Politics

Rep. interested in Pacific Ocean-Great Salt Lake pipeline gets NY Times glowup

SALT LAKE CITY — Utah Rep. Joel Ferry (R-Brigham City), who in May voted to authorize a study of a pipeline from the Pacific Ocean to fill the draining Great Salt Lake, was featured prominently in The New York Times on Wednesday in an article titled As the Great Salt Lake Dries Up, Utah Faces An ‘Environmental Nuclear Bomb.’

Ferry told the writer, D.C.-based Christopher Flavelle, that Utah has “this potential environmental nuclear bomb that’s going to go off if we don’t take some pretty dramatic action.”

State officials said earlier this year that the Great Salt Lake is projected to fall two feet this year, which would be a new historic low. The body of water has dropped 11 feet since records were first taken in the 1800s.

The exposed lake bed contains high levels of arsenic, and as the water level continues to fall, it could leave wind storms to create a harmful environment for residents of the Wasatch Front. Other concerns include losing the vital lake effect for snow precipitation in the mountains.

Ferry is a co-chair of the Legislative Water Development Commission, the body that approved the pipeline study last month. When asked by Fox13 reporter Ben Winslow if the legislators were “actually serious about the idea,” Ferry said:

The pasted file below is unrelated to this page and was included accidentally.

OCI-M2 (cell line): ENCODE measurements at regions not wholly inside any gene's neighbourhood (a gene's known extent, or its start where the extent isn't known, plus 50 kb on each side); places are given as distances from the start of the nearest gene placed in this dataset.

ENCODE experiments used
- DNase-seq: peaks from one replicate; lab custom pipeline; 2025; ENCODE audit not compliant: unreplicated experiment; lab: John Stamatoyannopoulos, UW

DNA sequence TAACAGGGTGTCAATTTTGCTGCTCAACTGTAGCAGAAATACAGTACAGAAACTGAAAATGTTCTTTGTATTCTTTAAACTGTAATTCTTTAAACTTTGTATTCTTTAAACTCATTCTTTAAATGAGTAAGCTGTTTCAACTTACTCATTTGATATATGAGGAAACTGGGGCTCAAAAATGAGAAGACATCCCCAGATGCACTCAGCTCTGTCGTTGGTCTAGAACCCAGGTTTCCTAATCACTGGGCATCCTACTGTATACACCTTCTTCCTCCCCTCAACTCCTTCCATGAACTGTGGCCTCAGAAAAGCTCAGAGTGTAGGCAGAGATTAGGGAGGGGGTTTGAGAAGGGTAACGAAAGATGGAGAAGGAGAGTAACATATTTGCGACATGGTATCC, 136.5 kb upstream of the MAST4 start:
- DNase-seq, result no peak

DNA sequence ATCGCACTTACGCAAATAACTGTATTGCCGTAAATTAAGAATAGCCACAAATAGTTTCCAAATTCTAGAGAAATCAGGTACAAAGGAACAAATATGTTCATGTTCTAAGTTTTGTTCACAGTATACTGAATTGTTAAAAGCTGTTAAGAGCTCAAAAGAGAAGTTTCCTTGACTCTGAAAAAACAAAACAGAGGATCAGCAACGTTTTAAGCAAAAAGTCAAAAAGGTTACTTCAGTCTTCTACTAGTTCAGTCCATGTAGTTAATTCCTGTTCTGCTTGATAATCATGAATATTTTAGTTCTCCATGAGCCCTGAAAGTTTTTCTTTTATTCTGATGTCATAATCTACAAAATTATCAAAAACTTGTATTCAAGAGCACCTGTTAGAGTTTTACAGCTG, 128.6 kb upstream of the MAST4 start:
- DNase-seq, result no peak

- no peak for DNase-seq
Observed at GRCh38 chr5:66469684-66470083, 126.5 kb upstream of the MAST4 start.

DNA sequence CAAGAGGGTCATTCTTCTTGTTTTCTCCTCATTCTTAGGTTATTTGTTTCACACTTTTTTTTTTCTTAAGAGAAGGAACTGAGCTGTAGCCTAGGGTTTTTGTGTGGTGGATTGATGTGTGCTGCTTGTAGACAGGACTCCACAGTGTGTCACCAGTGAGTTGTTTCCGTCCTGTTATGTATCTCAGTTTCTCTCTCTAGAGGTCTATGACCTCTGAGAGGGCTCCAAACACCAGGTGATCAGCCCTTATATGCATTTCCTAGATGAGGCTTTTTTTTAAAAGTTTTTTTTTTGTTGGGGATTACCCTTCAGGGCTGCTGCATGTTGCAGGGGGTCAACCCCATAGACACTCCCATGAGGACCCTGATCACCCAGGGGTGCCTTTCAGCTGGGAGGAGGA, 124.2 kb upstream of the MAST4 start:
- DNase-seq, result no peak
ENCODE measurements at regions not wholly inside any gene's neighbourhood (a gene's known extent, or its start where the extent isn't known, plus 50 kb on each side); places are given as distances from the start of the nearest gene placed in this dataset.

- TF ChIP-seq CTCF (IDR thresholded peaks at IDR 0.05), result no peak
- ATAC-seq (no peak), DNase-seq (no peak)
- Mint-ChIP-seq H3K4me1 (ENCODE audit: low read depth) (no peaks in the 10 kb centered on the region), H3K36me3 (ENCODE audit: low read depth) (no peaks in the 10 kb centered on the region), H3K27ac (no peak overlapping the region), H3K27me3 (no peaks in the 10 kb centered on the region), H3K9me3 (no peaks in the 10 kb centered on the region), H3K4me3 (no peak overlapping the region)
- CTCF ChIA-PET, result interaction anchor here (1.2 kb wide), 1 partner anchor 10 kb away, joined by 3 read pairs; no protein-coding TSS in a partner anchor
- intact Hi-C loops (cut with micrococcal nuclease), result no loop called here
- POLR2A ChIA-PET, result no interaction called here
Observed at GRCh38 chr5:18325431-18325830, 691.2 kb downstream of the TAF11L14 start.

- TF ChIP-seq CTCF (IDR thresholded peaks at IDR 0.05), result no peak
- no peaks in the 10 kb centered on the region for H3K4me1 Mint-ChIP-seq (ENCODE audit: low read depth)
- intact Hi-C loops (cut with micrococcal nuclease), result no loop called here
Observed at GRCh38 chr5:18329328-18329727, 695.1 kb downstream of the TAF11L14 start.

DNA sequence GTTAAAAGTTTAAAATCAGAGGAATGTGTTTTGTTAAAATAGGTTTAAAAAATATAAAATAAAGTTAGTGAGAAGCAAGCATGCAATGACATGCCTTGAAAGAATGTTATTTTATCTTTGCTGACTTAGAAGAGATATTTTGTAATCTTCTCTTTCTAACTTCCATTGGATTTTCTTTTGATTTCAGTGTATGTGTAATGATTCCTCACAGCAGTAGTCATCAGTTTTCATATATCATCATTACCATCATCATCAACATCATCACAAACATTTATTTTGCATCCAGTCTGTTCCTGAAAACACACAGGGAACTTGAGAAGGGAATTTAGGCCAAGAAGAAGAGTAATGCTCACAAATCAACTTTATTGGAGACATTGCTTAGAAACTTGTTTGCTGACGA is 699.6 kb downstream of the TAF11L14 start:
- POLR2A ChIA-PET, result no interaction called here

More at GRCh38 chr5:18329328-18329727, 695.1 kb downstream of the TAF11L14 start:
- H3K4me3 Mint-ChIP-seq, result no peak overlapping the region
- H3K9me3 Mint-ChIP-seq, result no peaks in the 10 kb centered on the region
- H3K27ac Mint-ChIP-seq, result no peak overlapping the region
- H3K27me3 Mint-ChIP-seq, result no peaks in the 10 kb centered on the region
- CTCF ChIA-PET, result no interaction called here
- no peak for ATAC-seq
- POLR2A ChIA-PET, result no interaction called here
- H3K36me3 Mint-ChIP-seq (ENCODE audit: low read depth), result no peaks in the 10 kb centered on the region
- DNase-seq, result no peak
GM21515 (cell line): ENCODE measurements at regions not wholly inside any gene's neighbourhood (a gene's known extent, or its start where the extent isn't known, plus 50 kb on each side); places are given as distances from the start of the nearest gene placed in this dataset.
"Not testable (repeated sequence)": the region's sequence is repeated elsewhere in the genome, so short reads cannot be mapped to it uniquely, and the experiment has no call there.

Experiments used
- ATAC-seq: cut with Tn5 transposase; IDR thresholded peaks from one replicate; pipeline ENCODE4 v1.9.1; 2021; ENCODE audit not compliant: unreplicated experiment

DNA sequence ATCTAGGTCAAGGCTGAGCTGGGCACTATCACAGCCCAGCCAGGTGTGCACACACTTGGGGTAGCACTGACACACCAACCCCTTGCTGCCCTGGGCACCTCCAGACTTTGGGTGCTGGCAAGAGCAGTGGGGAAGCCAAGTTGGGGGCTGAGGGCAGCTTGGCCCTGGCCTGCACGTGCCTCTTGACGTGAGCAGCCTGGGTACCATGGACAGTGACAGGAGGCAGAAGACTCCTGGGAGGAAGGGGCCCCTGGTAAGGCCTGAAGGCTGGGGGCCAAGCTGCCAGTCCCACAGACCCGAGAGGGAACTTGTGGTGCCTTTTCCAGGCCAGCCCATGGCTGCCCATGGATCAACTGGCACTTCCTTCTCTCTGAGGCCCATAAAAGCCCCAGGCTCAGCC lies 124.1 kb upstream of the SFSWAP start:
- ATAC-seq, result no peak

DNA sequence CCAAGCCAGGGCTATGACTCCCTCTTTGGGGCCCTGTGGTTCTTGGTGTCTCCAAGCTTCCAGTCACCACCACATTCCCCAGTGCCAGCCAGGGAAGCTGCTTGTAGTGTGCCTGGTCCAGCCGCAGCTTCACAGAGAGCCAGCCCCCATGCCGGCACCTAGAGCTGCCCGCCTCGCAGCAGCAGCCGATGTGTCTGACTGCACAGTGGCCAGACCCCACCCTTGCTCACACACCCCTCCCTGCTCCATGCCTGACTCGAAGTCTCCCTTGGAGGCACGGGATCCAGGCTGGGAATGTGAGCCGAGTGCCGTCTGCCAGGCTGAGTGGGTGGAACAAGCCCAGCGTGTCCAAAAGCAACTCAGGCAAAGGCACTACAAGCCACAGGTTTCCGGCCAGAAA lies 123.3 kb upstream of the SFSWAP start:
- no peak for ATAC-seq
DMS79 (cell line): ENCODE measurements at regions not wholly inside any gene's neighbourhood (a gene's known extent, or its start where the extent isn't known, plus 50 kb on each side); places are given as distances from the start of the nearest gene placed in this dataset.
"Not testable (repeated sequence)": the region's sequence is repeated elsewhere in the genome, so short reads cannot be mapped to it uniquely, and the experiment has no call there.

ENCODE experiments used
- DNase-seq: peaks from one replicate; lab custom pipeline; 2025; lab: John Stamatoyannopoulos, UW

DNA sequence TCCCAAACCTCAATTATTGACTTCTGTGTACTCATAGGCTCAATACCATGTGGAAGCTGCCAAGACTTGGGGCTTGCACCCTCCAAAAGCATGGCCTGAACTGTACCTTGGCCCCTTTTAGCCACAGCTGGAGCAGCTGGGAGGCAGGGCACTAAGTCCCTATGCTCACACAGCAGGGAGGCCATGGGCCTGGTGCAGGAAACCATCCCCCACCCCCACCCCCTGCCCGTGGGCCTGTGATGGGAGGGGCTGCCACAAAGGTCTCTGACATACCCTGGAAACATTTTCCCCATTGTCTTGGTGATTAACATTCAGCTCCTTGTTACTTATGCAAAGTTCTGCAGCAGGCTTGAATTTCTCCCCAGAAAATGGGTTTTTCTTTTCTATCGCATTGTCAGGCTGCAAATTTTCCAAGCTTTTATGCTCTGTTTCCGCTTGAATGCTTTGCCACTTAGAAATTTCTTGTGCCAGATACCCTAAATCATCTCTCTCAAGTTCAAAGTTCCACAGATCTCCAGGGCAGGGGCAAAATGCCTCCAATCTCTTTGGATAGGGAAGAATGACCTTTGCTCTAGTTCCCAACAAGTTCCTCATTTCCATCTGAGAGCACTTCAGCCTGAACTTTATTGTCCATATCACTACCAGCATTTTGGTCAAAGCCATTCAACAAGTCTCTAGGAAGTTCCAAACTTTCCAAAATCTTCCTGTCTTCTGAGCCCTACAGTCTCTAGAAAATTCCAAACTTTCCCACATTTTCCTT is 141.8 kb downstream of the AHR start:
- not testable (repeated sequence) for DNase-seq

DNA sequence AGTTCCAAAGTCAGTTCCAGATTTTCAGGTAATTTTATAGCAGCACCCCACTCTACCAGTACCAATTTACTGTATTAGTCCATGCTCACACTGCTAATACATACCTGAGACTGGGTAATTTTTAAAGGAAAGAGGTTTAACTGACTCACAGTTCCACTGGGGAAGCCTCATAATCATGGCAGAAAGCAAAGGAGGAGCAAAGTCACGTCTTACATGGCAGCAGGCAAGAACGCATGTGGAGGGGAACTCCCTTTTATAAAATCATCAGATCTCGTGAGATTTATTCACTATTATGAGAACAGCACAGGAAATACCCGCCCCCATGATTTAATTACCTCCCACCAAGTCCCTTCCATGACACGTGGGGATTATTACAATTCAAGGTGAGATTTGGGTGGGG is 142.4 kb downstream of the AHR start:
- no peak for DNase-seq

“Oh no, we’re dead serious about this. I mean, Ben, desperate times call for desperate measures and all options are on the table.”

Ferry, a fifth-generation farmer, played a role in multiple water-related bills signed by Gov. Cox earlier this year.

The pipeline study will analyze the cost (likely billions) of creating a pipeline that would stretch across the desert and the Sierra-Nevada mountains.

The Times article explores the idea of higher prices for water in growing Salt Lake City — Mayor Erin Mendenhall declined to be interviewed for the piece. According to a 2017 Department of Energy Report, SLC has one of the lowest per-gallon water rates among major U.S. cities.

Last year residents used 96 gallons of water per person per day. By comparison, that figure was 77 in Los Angeles.

Utah Rivers Council Executive Director Zachary Frankel is quoted saying, “prices drive consumption.”

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